Re: characted encoding problem

Discussion in 'HTML' started by David Dorward, Jul 9, 2003.

  1. highland wrote:

    > so i always set
    > <META HTTP-EQUIV="content-type" content="text/html; charset=iso-8859-2"
    > but, browsers does not respect that, they always want to browse
    > using western iso-8859-1.


    Most webservers ignore http-equiv. Whatever http header they send out with
    the character set takes precidence.

    Check the server config.

    --
    David Dorward http://david.us-lot.org/
    Redesign in progress: http://stone.thecoreworlds.net/
    Microsoft announces IE is dead (so upgrade):
    http://minutillo.com/steve/weblog/2003/5/30/microsoft-announces-ie-is-dead
    David Dorward, Jul 9, 2003
    #1
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  2. David Dorward

    DU Guest

    David Dorward wrote:

    > highland wrote:
    >
    >
    >>so i always set
    >><META HTTP-EQUIV="content-type" content="text/html; charset=iso-8859-2"
    >>but, browsers does not respect that, they always want to browse
    >>using western iso-8859-1.

    >
    >
    > Most webservers ignore http-equiv. Whatever http header they send out with
    > the character set takes precidence.
    >
    > Check the server config.
    >


    I wish I would know more about all this. Using charset and hreflang in
    links leading to an alternate translated page is no help. And now, http
    headers and content-language header are sometimes ignored by webservers,
    you say. Sometimes, I'm not sure I understand all this well... If page
    code explicitly says charset=iso-8859-2, then why the browser would
    still want to render it as iso-8859-1 or windows-1252?



    FWIW,
    Highland, hoping you're reading this, you can check for yourself the
    sent http headers here:

    http://webtools.mozilla.org/web-sniffer/

    as a bookmarklet:
    javascript:document.location.href =
    'http://webtools.mozilla.org/web-sniffer/view.cgi?url=' +
    escape(document.location.href)

    I checked the TestingPolish.htm page at geocities and, among the output,
    I got this:

    will send these HTTP Request headers:
    Accept: (snipped) text/html (etc...)
    Accept-Charset: ISO-8859-1,utf-8;q=0.7,*;q=0.7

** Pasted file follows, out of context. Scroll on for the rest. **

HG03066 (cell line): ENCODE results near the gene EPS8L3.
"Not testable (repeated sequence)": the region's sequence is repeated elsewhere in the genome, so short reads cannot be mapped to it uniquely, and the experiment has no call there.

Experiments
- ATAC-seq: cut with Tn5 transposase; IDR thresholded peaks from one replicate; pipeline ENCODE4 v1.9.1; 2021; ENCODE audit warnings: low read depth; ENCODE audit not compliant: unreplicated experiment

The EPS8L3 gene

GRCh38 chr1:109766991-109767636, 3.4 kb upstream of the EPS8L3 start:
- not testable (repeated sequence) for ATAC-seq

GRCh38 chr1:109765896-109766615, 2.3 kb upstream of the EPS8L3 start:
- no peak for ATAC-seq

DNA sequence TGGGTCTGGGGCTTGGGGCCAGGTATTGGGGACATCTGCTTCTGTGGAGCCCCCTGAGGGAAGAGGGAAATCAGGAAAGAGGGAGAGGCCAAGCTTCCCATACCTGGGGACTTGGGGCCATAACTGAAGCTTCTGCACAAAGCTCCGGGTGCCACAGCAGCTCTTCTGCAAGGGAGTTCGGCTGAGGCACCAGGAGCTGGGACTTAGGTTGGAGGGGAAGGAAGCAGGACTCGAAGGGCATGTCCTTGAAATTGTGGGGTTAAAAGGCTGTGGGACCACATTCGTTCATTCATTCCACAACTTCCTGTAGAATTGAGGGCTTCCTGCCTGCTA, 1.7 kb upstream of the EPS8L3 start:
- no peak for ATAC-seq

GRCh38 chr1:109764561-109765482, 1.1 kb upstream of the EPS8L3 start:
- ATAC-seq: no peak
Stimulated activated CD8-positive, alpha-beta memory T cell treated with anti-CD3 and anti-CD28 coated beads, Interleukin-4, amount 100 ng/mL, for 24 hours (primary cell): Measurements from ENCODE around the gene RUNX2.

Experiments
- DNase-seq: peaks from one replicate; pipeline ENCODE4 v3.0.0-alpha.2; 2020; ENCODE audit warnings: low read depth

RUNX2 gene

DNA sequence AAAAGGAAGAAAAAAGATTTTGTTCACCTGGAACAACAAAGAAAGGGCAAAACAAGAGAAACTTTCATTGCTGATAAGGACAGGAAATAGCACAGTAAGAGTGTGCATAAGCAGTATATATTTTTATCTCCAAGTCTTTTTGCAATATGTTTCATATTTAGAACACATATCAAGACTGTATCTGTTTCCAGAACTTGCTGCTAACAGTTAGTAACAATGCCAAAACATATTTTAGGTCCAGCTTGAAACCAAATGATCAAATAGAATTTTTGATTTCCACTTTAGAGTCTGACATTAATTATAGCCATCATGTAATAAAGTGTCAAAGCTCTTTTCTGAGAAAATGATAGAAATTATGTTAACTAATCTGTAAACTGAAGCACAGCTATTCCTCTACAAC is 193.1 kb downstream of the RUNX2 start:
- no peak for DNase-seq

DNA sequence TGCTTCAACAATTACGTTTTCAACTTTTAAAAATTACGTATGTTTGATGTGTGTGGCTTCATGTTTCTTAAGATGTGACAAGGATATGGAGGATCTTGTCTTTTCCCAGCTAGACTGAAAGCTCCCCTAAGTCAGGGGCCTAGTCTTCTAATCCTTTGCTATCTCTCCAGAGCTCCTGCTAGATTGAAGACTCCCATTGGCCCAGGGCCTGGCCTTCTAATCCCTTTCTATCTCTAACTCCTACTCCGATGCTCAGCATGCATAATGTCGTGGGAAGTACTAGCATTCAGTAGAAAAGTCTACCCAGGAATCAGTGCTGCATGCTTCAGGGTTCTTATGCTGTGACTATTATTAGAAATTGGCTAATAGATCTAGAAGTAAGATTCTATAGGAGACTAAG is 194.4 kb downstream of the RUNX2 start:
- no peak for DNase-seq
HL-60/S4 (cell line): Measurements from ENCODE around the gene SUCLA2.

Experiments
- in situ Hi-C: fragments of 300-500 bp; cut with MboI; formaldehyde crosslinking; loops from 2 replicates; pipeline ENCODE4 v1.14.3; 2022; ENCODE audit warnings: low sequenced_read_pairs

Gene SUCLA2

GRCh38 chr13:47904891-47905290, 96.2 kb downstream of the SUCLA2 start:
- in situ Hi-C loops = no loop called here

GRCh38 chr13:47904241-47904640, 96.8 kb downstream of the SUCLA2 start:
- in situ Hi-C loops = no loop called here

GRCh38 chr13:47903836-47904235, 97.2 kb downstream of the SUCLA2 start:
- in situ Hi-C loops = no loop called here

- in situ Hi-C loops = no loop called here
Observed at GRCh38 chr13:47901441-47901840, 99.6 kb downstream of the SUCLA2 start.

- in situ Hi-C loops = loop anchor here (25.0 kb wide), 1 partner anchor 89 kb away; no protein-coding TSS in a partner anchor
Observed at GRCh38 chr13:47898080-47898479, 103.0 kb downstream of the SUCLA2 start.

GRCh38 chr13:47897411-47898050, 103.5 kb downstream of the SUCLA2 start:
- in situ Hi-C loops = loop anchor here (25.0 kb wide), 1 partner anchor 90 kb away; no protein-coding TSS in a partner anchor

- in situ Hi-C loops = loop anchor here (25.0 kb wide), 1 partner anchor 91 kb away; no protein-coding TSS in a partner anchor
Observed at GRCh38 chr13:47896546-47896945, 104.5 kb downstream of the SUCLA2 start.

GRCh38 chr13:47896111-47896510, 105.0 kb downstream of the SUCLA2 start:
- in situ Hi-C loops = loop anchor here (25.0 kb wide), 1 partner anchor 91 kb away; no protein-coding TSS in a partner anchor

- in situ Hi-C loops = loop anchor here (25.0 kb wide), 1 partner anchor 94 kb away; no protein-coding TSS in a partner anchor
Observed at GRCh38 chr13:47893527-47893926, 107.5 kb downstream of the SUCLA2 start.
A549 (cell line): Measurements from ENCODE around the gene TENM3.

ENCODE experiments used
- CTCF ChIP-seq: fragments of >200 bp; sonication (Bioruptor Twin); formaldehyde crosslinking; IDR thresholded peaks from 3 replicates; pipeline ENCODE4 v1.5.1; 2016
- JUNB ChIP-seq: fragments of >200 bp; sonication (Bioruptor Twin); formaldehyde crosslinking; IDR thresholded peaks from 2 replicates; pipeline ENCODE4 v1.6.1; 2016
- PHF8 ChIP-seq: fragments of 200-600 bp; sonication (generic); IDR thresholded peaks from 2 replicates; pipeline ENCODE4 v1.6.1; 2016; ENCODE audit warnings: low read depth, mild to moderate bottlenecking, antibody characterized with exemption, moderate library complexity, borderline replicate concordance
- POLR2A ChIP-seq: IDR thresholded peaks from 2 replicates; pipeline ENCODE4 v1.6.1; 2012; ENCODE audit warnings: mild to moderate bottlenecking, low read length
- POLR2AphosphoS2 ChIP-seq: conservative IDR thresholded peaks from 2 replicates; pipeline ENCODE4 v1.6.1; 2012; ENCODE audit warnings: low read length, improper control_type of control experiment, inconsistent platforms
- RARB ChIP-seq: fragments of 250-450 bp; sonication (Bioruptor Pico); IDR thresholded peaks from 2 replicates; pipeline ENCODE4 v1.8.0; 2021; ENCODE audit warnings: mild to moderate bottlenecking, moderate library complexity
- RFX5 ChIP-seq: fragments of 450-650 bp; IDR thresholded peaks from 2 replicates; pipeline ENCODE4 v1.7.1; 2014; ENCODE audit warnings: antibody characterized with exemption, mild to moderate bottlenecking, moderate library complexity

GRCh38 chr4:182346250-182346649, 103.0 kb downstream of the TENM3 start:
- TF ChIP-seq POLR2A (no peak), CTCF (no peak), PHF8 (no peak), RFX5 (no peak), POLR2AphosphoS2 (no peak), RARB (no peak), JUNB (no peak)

I wonder what these "q=decimal value" mean. ...
    Just trying myself to better understand all this.

    DU
    --
    Javascript and Browser bugs:
    http://www10.brinkster.com/doctorunclear/
    DU, Jul 9, 2003
    #2
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  3. DU wrote:

    > I wish I would know more about all this. Using charset and hreflang in
    > links leading to an alternate translated page is no help.


    Well - most user agents don't pay them much mind.

    > And now, http headers and content-language header are sometimes ignored by
    > webservers, you say.


    No. The headers are sent BY the server.

    The <meta> tags used to set them are generally ignored by

    (a) The browser - because it needs to know the data before it tries to parse
    the page, not mid-way thought it

    (b) The server - because it means processing all .html documents and doesn't
    work for non-HTML content (so they have other means to specify it).

    The http-equiv <meta> was ill-conceived.


    --
    David Dorward http://david.us-lot.org/
    Redesign in progress: http://stone.thecoreworlds.net/
    Microsoft announces IE is dead (so upgrade):
    http://minutillo.com/steve/weblog/2003/5/30/microsoft-announces-ie-is-dead
    David Dorward, Jul 9, 2003
    #3
  4. On Wed, 09 Jul 2003 15:30:01 -0400, DU wrote:

    > will send these HTTP Request headers:
    > Accept: (snipped) text/html (etc...)
    > Accept-Charset: ISO-8859-1,utf-8;q=0.7,*;q=0.7
    >
    > I wonder what these "q=decimal value" mean. ...


    The "q" value specifies which is preferred. For example:

    Accept: text/html;q=1.0, text/plain;q=0.9, text/*;q=0.5, */*;q=0.1

    means "The best MIME type to send me would be text/html, but if not then
    text/plain is almost as good. Other text MIME types are OK as well, but
    anything else should only be used as a last resort."

    1.0 is the maximum. 0.0 is the minimum. If no value is specified, 1.0 is
    assumed (eg: the implied value for ISO-8859-1 in your example is 1.0).

    For more interestingness, look into the content negotiation tutorial in
    the Apache 2 manual. It shows you how Apache combines these "quality"
    settings in the HTTP header with the webmaster's own judgement of the
    quality of each MIME type and comes up with a compromise.

    --
    Toby A Inkster BSc (Hons) ARCS | mailto: | pgp:0x6A2A7D39
    aim:inka80 | icq:6622880 | yahoo:tobyink | jabber:
    http://www.goddamn.co.uk/tobyink/ | "You've got spam!"
    playing://(nothing)
    Toby A Inkster, Jul 9, 2003
    #4
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